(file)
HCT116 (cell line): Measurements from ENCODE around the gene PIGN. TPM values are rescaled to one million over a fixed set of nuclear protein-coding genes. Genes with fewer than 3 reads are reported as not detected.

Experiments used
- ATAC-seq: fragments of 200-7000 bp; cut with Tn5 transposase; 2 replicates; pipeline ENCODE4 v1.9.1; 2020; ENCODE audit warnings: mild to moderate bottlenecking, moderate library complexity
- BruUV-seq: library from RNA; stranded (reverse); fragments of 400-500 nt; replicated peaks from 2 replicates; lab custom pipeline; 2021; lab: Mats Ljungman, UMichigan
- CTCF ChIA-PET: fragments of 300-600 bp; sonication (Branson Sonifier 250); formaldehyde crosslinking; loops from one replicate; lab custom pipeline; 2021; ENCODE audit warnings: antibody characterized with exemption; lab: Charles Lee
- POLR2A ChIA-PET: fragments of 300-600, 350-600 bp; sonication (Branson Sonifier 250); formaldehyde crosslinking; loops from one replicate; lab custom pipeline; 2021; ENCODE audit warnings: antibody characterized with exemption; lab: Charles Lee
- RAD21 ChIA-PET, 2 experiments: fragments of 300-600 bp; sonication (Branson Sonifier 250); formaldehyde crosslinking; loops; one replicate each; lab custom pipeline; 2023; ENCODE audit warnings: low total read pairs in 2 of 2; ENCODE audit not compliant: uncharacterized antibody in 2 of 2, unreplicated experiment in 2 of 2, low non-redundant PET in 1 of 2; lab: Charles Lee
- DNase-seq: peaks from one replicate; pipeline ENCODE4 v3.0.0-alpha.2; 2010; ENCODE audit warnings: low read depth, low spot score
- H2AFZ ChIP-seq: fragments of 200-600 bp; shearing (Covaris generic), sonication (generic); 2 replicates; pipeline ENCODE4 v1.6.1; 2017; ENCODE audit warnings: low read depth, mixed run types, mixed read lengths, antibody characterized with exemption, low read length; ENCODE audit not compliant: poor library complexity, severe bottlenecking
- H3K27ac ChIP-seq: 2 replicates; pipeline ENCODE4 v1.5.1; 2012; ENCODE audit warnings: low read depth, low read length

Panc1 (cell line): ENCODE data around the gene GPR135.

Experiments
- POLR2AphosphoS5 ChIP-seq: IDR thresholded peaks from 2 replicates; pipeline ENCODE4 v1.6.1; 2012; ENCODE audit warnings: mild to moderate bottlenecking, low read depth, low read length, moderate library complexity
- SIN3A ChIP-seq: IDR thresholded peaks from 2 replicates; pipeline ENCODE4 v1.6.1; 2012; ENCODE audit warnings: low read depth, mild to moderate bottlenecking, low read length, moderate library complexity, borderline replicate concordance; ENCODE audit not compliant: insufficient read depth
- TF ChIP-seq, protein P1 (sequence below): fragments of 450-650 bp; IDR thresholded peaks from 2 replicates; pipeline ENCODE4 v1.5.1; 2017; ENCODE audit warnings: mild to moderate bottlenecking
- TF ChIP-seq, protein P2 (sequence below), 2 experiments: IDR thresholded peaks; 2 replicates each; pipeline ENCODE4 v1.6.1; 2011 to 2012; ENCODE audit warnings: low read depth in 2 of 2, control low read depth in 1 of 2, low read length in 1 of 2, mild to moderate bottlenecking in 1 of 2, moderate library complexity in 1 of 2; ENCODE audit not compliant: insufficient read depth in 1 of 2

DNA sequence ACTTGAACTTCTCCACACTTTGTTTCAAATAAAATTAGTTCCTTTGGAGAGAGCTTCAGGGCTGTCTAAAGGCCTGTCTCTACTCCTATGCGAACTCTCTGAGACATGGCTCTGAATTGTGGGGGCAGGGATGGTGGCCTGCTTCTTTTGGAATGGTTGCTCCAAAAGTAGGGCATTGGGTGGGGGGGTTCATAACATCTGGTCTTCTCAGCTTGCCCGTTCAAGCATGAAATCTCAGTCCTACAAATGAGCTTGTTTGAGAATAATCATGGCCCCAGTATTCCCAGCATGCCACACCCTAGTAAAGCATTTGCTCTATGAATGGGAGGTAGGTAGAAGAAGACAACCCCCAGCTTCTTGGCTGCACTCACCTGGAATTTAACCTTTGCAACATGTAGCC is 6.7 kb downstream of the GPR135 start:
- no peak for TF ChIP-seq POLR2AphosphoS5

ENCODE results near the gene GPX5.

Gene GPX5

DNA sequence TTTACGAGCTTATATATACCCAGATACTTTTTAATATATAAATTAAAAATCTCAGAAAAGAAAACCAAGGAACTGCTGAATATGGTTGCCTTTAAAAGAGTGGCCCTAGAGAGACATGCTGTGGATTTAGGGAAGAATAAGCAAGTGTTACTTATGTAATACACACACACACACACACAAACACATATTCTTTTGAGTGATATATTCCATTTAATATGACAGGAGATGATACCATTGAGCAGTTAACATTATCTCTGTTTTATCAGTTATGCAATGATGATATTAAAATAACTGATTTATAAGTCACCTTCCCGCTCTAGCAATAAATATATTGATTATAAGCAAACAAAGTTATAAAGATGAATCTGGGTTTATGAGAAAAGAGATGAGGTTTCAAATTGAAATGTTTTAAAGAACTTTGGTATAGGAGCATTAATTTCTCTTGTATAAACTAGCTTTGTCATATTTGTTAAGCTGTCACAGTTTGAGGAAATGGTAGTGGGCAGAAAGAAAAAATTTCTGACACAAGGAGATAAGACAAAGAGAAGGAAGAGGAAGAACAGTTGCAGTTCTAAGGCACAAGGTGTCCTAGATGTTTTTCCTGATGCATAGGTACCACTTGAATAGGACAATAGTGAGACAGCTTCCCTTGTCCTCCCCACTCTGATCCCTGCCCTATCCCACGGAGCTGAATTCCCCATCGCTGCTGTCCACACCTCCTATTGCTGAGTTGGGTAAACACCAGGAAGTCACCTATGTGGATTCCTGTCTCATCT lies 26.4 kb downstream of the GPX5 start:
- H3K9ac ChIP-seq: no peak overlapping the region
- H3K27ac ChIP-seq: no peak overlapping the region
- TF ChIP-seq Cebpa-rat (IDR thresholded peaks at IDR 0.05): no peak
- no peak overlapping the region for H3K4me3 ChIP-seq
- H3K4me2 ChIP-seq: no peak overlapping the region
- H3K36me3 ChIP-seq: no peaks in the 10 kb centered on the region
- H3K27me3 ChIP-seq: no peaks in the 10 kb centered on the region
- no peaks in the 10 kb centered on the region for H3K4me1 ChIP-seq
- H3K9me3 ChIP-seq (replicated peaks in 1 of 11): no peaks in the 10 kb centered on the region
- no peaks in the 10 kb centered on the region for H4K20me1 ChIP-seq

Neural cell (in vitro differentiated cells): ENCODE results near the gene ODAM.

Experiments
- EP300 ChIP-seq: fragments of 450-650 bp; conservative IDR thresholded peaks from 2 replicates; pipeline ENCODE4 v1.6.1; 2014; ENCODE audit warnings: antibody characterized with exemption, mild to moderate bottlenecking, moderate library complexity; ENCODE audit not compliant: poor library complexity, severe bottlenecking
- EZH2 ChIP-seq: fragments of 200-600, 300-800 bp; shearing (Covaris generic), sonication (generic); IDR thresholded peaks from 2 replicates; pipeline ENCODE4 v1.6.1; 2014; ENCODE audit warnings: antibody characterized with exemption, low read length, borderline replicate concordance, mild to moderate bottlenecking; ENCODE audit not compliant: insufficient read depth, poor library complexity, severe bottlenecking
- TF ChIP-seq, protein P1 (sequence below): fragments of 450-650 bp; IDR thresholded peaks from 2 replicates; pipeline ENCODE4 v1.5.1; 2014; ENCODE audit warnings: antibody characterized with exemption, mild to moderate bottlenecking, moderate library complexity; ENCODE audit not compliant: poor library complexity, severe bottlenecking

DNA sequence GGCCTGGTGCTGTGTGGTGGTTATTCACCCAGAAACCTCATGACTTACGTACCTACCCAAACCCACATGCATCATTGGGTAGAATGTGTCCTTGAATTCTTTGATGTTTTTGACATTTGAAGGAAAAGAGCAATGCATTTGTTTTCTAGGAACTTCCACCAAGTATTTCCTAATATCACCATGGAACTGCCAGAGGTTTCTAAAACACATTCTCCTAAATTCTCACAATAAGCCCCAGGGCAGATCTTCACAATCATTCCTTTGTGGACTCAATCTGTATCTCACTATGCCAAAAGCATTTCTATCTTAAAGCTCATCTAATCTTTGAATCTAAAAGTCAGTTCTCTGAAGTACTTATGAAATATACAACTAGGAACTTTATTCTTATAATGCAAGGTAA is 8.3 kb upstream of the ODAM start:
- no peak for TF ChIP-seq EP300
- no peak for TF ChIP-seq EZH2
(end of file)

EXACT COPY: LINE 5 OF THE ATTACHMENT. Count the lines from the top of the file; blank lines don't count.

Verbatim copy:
- CTCF ChIA-PET: fragments of 300-600 bp; sonication (Branson Sonifier 250); formaldehyde crosslinking; loops from one replicate; lab custom pipeline; 2021; ENCODE audit warnings: antibody characterized with exemption; lab: Charles Lee